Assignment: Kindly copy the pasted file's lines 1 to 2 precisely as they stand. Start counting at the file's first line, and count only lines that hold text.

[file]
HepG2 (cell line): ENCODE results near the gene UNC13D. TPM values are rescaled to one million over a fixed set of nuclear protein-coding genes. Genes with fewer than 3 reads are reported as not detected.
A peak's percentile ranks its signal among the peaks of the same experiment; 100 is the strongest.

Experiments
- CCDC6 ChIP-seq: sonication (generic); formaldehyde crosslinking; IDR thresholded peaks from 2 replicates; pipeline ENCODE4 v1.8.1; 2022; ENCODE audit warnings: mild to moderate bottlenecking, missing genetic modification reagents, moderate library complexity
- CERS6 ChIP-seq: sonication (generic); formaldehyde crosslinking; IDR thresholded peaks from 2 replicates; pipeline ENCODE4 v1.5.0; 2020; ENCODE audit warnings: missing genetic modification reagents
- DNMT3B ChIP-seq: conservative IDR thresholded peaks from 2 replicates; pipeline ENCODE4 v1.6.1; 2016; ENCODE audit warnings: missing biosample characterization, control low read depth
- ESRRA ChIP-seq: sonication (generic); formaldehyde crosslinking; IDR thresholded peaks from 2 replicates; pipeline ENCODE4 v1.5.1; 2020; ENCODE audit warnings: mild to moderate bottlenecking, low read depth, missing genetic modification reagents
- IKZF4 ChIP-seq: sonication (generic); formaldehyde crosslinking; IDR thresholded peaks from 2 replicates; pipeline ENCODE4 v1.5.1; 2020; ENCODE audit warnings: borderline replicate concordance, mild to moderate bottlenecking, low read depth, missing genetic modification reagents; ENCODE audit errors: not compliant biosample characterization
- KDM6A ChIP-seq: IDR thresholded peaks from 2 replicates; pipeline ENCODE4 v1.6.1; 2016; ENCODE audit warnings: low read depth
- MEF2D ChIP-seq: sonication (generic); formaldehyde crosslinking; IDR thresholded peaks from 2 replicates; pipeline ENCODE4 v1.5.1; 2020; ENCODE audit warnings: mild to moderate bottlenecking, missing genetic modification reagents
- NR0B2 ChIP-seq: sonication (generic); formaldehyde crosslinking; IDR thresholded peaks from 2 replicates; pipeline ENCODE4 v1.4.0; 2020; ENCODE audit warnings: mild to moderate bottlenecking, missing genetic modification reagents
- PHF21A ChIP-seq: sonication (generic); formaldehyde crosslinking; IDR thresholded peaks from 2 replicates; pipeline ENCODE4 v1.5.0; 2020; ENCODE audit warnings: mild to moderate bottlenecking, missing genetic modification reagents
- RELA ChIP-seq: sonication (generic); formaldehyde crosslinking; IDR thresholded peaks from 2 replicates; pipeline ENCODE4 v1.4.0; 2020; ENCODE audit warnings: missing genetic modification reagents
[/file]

HepG2 (cell line): ENCODE results near the gene UNC13D. TPM values are rescaled to one million over a fixed set of nuclear protein-coding genes. Genes with fewer than 3 reads are reported as not detected.
A peak's percentile ranks its signal among the peaks of the same experiment; 100 is the strongest.